Raising strong minds! Looking forward to debate night. Go Team!

“Confidence is Scary”

I am pretty sure since the day I found out I was pregnant with my first child 11 years ago I haven’t had a day yet that I haven’t been in complete awe or amazement over something my children do or say. This awe and amazement of course can go both ways because they do have those days where amazement is actually pure disbelief that they did or said that. Nonetheless, it’s amazement and I take it all as a gift. At any rate, it leads me to the more pressing point of how important it is to really TALK to your children. I don’t mean “how was your day?”, “what’s new?”, “how’s your friend?” or any of the other in passing jargon we spew to one another in the midst of homework, practices, and preparing for the following days events. We often assume that we’re getting the job done and somehow with all of the vocabulary they have picked up along the years they’re also fully aware of the meaning for all the words they’ve heard and are using.

This revelation could not have been more clear to me after a very deep and teary eyed conversation I had with my 8 year old daughter. She and I have recently been on a journey to conquer the big math monster, as I mentioned in a recent post Learning Curves: Shaping Mothers Into Experts, and all the technical stuff aside I realized my daughter has become her own bully. I attend her tutoring sessions so we can both learn the concepts and I can better guide her at home and I began counting the number of times she would start to write the correct answer, abruptly erase it and then stare at the paper as if she was paralyzed with fear. I truly believe she is. It was all I could do in our most recent session not to break out in tears as I watched her little mind battle the fear of being disappointed, and incorrect even one more time. Luckily the session was near it’s end but it ended with a silence that blared in my head like a loud speaker the rest of the night.

The following morning I woke up still plagued at what I can do to help her realize how amazing she truly is! As I was brushing her hair I asked her does she know how smart she is? She paused for a moment and replied “yes”. I then asked her if she knows what confidence is and she paused again and said “yes.” I kept brushing her hair, and asked her to tell me what confidence means to her. She paused again and replied “When you go on stage (she’s a dancer) you can’t be scared or mess up because people might laugh at you. Confidence is really scary.” I kept brushing her hair and reminded her of how often she’s been able to conquer some scary moments she’s already had in life and math was the same. I reminded her all of those times had one thing in common, she was confident and she believed she could do it. I outlined what it means to be confident, and admitted to her that confidence is something we have to work on as human beings because people around us are constantly trying to convince us we’re not as special as we think we are. All the while we’re having this conversation, the more I talked about believing in yourself the more the tears welled up in her eyes. I knew I’d found the root problem to the big math monster but the worst part was she knew it too. We both realized we would have to face the worst kind of bully around, yourself.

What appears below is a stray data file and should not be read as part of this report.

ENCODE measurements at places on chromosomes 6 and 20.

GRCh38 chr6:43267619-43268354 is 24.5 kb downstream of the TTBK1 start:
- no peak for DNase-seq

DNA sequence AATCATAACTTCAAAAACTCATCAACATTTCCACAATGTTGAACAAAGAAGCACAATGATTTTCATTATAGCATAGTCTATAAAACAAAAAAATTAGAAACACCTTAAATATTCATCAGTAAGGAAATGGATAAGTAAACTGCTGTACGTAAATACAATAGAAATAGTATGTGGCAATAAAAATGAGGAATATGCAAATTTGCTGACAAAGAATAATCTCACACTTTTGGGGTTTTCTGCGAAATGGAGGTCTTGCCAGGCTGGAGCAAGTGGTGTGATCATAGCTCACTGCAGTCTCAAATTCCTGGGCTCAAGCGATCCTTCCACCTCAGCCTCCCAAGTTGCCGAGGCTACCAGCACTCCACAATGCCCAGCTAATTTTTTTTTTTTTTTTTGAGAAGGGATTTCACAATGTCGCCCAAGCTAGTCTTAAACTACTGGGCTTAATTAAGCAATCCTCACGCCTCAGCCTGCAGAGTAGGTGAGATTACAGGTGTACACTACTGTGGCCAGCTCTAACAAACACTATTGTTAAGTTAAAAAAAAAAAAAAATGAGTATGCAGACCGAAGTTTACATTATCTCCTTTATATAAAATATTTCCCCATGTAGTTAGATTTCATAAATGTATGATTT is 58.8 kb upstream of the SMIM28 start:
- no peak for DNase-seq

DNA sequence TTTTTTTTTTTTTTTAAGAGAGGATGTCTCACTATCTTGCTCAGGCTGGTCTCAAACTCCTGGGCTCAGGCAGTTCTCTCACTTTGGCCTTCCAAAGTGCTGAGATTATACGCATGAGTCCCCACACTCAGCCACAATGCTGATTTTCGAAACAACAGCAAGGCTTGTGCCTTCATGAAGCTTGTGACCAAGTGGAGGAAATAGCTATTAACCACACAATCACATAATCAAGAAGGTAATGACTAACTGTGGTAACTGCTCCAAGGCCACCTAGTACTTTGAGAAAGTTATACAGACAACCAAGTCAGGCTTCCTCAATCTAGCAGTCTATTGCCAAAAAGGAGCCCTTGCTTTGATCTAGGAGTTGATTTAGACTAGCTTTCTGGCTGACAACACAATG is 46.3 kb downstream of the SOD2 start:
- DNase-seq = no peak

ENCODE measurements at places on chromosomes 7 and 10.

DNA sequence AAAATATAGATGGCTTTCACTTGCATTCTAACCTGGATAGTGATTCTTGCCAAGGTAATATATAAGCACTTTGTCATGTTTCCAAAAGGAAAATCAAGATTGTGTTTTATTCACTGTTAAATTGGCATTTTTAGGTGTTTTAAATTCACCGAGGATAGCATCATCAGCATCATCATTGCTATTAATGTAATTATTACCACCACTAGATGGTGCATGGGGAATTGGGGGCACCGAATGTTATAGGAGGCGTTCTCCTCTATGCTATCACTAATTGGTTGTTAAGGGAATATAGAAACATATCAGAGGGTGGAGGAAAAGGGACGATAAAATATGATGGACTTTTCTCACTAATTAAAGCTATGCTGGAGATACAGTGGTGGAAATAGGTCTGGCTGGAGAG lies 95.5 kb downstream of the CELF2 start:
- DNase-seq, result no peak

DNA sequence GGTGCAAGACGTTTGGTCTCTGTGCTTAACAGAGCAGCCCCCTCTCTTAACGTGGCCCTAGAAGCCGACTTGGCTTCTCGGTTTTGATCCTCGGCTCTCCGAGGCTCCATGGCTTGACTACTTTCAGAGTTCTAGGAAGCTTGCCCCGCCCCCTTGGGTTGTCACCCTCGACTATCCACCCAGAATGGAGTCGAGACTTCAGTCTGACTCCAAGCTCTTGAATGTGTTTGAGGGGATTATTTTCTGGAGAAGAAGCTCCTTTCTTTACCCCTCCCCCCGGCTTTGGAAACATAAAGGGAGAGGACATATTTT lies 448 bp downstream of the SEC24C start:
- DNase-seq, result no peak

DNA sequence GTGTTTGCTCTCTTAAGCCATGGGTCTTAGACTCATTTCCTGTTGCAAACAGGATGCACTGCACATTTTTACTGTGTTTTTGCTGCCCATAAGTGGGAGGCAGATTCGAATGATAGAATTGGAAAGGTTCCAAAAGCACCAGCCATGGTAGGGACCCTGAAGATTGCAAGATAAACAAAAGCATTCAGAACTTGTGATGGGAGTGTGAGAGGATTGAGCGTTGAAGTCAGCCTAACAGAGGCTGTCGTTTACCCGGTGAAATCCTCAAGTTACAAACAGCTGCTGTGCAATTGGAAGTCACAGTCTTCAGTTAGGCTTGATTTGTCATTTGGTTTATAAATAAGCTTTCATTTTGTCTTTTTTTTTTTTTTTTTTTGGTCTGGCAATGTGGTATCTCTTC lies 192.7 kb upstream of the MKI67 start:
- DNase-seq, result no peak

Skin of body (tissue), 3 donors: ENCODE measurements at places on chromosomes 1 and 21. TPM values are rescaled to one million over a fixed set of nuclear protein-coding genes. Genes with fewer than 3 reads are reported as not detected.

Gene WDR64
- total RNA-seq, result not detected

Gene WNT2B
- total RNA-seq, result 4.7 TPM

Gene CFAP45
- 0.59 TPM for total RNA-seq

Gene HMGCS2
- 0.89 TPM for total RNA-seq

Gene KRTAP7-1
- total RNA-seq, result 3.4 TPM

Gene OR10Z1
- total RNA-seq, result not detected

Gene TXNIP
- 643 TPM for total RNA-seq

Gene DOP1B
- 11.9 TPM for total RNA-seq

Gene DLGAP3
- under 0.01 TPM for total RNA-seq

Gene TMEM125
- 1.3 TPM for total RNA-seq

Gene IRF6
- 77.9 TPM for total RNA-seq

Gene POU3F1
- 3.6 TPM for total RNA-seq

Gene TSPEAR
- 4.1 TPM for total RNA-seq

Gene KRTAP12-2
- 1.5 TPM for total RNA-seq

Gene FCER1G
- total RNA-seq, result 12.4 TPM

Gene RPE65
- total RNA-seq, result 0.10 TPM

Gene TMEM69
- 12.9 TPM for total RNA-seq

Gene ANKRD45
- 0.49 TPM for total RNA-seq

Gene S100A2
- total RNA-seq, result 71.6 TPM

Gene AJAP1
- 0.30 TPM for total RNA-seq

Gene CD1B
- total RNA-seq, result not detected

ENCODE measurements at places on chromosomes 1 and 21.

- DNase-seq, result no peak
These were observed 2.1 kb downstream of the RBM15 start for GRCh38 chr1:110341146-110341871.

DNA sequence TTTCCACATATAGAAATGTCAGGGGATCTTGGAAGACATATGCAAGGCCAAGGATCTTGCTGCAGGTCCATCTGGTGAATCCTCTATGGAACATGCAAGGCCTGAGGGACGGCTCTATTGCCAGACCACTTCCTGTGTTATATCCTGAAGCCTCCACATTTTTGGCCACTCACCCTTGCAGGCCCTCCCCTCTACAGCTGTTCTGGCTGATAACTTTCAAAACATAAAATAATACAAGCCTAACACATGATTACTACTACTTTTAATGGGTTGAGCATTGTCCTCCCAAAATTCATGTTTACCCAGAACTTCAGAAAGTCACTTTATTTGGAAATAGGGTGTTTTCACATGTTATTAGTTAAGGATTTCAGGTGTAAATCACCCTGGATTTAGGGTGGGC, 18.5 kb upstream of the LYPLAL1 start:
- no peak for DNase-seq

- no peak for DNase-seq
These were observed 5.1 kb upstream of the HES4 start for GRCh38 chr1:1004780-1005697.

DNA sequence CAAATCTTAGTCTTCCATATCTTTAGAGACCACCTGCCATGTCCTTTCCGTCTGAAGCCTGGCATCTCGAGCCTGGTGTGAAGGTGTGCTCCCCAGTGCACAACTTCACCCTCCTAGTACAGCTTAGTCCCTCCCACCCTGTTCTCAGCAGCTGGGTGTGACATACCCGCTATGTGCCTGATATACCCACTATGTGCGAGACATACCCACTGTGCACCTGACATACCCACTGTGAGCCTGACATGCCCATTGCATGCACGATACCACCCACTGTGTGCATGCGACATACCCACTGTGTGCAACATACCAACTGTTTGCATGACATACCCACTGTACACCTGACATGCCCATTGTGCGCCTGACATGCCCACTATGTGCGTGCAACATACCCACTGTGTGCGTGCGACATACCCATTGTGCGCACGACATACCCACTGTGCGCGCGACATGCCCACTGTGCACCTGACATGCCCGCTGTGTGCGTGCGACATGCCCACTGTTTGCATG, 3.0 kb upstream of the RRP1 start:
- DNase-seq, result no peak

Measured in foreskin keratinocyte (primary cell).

As I sent her off to school, I couldn’t help but sit in the parking lot for several minutes and ask God what have I done wrong? Why doesn’t my daughter believe in herself after all she has achieved to this point? What haven’t I given her or said to her that makes her beat herself up in the classroom? Or what have I said to her that brought her down? I don’t yet have the answers to these questions but what I realized in having this conversation with her is the notion that we can’t take the self-esteem of our children lightly. They smile, they laugh, and they play because that is what kids do but we have to be able to see past that into their deepest thoughts, steal their private moments and access where all the fears lie. They are much too young to navigate the complicated waters of managing yourself and all the emotions that come with this part of development. As parents we have to be the lifeboat that saves them over and over and over again until they can swim on their own.

Lynette